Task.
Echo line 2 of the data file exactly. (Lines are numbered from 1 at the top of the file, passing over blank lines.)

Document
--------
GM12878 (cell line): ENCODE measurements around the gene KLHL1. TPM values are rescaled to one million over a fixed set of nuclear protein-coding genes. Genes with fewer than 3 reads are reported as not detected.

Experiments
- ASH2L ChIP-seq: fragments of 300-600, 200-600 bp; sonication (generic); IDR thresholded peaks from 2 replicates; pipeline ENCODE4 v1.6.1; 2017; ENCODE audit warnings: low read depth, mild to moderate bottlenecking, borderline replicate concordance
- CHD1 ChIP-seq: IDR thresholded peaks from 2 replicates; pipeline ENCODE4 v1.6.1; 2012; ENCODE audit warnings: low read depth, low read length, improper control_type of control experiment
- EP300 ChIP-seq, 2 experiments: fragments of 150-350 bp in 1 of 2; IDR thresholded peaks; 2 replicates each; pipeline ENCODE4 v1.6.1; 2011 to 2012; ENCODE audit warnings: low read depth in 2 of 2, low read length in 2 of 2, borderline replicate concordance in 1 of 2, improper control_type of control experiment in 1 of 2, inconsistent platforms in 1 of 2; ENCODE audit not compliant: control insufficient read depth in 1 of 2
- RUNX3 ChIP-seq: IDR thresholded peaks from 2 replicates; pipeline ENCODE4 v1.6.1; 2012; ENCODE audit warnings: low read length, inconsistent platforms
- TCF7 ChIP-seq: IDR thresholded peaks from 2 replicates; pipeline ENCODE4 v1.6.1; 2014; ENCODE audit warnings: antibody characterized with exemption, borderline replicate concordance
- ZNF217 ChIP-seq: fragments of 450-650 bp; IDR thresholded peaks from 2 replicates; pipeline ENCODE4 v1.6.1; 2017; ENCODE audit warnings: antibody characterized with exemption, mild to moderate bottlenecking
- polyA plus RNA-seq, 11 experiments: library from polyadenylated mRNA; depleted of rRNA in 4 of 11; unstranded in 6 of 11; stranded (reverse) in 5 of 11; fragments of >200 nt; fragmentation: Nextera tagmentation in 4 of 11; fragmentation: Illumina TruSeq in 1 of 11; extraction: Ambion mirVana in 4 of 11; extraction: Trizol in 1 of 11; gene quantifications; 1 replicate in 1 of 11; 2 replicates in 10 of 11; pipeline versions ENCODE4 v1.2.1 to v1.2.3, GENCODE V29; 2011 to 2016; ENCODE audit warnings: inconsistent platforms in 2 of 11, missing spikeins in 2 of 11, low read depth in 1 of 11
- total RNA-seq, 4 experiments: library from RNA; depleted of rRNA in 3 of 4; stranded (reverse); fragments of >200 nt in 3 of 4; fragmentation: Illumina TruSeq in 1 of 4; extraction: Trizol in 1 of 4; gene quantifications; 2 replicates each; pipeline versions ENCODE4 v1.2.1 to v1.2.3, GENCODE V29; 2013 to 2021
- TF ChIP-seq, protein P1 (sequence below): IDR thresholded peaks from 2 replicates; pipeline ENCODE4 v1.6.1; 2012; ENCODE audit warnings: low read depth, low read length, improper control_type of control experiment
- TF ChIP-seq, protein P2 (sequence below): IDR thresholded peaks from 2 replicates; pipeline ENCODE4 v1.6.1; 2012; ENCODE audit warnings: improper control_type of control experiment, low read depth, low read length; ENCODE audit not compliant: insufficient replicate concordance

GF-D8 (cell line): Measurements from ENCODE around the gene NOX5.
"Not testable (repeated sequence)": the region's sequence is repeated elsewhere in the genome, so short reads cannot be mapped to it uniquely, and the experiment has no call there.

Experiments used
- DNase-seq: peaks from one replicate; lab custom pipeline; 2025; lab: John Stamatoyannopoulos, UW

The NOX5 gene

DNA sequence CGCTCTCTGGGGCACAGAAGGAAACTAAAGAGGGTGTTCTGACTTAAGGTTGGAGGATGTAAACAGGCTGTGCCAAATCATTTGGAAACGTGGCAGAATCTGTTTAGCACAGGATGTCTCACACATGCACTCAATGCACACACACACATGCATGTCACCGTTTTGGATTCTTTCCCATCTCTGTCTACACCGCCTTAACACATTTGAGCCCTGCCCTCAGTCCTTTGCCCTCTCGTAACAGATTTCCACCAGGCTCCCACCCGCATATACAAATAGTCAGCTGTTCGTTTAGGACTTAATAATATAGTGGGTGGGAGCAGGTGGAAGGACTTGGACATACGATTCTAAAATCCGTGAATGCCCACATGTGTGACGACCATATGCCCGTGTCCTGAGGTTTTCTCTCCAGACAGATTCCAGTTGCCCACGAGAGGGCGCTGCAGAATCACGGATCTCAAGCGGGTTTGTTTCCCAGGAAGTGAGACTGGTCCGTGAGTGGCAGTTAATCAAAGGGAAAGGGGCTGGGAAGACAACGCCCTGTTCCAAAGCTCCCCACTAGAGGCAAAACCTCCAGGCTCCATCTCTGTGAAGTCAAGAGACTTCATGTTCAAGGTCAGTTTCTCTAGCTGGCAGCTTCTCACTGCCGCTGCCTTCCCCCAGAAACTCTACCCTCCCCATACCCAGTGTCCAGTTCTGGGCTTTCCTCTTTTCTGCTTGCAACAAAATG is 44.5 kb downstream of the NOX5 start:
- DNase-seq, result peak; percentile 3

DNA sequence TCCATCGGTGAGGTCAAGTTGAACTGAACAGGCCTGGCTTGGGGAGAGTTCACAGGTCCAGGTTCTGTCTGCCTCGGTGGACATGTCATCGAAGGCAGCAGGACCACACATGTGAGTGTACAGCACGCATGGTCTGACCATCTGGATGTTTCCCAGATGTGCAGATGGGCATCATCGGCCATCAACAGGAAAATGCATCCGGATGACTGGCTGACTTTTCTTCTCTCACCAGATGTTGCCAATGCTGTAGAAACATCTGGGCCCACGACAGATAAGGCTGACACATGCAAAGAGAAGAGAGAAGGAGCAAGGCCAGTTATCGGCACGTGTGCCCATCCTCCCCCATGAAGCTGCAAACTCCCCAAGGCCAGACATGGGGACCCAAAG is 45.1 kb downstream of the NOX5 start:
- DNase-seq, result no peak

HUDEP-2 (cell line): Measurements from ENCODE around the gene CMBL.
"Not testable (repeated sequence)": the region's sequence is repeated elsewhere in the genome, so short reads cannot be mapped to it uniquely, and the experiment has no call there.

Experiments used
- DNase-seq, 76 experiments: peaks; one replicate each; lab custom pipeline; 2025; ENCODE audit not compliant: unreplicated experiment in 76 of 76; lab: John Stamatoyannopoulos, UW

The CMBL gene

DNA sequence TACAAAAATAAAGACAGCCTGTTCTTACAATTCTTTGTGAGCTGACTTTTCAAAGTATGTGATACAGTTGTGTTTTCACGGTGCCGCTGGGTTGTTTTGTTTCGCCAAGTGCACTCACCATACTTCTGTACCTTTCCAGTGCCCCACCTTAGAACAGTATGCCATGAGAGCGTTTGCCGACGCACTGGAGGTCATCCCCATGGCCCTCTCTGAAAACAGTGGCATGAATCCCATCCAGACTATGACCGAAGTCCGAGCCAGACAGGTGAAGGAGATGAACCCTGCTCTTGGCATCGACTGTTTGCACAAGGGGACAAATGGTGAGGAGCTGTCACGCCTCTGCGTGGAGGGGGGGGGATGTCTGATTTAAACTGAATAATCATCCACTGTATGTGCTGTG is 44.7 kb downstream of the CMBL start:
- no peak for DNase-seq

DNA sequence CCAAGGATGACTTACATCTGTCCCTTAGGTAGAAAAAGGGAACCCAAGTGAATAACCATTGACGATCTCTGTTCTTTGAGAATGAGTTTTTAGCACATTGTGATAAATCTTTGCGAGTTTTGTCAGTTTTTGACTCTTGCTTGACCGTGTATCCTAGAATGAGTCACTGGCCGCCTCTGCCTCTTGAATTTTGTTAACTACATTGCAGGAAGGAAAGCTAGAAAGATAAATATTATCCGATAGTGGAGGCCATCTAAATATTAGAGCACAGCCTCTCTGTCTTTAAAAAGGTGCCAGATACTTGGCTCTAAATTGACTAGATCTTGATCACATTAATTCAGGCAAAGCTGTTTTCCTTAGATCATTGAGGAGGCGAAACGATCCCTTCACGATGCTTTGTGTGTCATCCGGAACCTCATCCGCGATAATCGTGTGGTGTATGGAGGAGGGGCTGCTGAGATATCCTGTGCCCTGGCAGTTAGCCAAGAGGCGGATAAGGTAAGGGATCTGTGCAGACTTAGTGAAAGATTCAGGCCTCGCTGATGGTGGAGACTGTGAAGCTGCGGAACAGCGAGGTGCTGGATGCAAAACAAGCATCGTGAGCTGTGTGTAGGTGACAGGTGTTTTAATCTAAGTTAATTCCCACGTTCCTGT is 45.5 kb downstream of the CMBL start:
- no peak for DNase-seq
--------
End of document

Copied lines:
Experiments